Pause in a Flicker is an online exhibition by Delhi-born Tanya Goel on Nature Morte. The 35-year-old artist’s lenticular artworks were originally created for Julius Baer Lounge at Art Dubai, 2020. Due to the lockdown, her creations were not created physically. However, they have taken on an interesting form in an interactive digital realm.
Lenticular prints are prepared graphics that are designed to work together with a lenticular lens that allows the viewer to see different images depending on the angle at which they view it. The image itself is a composite of two or more graphics that are interlaced together.
“Colour, for me, is fiction, and not a fact,” says Goel. The viewing room displays 12 Fractal artworks divided in two groups of six on the website. The page features an introduction, a message from the curator Peter Nagy, and a few notes about her Fractal works along with her previous exhibitions right at the end.
The notes also explain that the artist makes her own pigments from a diverse array of materials including charcoal, aluminum, concrete, glass, soil, mica, graphite and foils, even those from sites of architectural demolitions.
The most fascinating aspect of the lenticular Fractal images is that you can hover your mouse and see the variety of detailed, dense and complex layers of bright colours that softly shift from one side to another. There’s a sense of fluidity in these works, almost as if with time she is also metamorphosing according to her environment and surroundings.
This is Goel’s first photography project. The lenticular works contain both horizontal and vertical images conveying modern histories of India. The lenticular nature and use of her own artworks make the photographs an alluring blend of technology and technique.
Her notes on Fractal 4 explain the story behind the photos of a dahlia flower and snow-covered hydrangeas. These photographs and the notes about the hybrid species in our modern landscape make the viewer’s experience both informative and emotive. I had a desire to understand her intent and inspiration behind each image, which was sadly not provided on this page.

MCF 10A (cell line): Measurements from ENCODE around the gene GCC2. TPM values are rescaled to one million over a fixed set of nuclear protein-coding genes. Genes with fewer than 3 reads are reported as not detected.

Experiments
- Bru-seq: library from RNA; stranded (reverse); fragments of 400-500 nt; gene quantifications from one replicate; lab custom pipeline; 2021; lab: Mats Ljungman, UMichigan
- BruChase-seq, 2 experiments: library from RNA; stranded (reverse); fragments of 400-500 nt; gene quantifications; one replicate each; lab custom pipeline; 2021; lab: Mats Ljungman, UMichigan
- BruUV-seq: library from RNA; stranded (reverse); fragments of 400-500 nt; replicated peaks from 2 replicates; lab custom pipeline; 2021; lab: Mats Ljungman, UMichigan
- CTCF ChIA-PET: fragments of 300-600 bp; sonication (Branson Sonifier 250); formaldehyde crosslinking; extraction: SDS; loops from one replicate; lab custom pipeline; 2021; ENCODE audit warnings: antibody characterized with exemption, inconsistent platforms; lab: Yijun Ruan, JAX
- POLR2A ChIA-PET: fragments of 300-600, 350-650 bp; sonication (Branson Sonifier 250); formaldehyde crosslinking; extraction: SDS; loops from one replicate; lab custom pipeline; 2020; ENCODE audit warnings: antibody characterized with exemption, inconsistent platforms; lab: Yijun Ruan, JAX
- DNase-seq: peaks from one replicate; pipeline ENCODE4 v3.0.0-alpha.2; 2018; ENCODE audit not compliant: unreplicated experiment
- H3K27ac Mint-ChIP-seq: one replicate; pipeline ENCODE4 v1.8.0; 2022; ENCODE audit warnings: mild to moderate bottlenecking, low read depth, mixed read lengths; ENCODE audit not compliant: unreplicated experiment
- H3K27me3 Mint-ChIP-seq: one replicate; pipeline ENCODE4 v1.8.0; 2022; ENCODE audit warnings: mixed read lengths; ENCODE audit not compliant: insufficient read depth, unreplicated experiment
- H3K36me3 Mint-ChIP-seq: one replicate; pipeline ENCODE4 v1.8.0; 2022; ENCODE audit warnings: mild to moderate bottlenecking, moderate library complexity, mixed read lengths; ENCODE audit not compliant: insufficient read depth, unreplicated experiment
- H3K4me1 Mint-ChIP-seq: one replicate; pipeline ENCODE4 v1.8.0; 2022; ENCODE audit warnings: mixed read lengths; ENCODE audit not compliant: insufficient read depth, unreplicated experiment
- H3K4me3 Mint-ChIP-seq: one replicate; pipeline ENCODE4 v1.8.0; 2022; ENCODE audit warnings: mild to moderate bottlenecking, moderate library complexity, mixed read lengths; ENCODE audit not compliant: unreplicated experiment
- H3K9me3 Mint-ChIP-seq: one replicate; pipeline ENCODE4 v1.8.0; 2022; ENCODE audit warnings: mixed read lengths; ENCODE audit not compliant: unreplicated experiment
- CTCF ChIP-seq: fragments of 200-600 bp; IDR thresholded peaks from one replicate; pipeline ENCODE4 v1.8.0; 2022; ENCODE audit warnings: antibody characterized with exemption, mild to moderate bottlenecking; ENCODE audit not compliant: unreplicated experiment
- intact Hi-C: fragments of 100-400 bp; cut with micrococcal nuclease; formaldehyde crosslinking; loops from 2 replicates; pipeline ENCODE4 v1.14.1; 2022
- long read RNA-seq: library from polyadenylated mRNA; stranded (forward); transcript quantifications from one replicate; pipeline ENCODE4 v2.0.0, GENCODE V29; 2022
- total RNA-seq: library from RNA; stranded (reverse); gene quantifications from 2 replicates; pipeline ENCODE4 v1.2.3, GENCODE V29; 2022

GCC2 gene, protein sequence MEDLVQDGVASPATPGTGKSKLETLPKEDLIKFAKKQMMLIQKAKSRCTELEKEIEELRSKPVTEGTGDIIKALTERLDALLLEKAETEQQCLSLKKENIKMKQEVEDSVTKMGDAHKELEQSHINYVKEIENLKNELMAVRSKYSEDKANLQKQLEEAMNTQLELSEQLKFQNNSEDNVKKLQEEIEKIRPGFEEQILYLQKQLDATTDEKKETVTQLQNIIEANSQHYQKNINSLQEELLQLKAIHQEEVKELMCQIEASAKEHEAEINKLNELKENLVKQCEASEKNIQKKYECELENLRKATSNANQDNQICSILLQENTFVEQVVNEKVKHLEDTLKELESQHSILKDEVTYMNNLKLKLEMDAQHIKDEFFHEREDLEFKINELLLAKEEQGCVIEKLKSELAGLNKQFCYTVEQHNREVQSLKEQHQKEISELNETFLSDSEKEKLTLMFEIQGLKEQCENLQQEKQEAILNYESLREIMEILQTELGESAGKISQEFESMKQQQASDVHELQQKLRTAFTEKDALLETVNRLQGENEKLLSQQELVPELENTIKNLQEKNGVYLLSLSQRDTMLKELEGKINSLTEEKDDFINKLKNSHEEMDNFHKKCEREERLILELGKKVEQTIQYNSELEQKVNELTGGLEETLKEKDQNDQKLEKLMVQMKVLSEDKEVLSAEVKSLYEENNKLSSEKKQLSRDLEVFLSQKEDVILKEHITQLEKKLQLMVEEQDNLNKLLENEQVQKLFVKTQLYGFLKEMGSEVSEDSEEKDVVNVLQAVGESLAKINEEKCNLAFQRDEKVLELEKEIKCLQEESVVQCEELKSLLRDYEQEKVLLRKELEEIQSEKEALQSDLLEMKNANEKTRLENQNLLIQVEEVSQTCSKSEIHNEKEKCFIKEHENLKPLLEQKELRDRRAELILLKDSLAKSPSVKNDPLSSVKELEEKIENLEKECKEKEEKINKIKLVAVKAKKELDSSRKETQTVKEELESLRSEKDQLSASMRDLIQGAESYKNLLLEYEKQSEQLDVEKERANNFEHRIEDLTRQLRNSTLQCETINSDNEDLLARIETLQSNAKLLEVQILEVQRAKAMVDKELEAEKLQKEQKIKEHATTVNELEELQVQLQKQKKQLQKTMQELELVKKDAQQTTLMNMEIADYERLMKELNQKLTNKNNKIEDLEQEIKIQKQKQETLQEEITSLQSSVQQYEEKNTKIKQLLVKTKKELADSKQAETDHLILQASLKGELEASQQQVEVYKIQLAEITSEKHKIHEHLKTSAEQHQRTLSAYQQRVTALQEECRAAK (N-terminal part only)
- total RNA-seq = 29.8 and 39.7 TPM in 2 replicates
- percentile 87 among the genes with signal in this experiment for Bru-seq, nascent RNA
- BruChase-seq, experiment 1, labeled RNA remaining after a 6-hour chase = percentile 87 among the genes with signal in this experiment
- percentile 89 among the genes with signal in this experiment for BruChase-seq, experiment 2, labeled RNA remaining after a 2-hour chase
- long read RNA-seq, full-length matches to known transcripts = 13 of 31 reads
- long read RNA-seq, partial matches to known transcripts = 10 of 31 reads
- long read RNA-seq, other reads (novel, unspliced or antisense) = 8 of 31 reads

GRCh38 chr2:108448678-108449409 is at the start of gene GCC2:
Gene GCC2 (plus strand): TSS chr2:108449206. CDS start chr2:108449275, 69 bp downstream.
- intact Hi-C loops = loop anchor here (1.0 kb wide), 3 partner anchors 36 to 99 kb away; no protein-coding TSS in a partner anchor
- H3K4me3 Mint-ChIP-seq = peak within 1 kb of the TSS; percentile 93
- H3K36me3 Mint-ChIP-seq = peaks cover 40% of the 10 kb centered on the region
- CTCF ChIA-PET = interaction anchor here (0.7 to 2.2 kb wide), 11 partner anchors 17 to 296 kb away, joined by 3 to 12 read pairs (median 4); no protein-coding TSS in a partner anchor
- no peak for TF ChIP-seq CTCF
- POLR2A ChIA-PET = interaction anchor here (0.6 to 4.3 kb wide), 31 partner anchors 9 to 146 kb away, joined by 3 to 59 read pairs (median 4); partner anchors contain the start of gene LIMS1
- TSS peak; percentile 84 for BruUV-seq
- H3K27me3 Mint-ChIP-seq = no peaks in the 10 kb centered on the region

Goel’s Fractal images are a puzzle. One does not know how many layers exist. Some display two photographs and three artworks, some vice versa.
Her works appear illusionary and random and yet are also compact, naturalistic and deep. The chaos in her works strikes a harmonious balance with her rhythmic and varied layering.
The only disappointing note about this online exhibition is that once you open an image individually in the viewing room, you can zoom in and out but hovering the mouse on the image does not yield any results. This interactive aspect is contained only on the main display page. It would have been quite satisfying if one could do so in the private viewing room too.
For this exhibition, Nature Morte also collaborated with Artsounds and 12 Berklee alumni who created music for each lenticular film displayed here. This concept and its execution create a unique immersive experience for each individual, though they may not fit in with the viewer’s own take.
For instance, some images that I found calming had an upbeat sound quality attached to them. But in many cases, the music favoured the images really well, like a reversed manifestation of Wassily Kandinsky’s synesthesia of music and colour.
The universe is abstract and Goel understands that. “I want the eye to rest on nothing,” she had once said at the opening of her 2019 exhibition This, The Sublime, and Its Double by Nature Morte in New York.
Her ritualistic process of experimentation, observation and repetition creates a new algorithm conveying the philosophy of seeing and playing. One can look, participate and enjoy the “fiction” of colour all in one go. She knows what matters.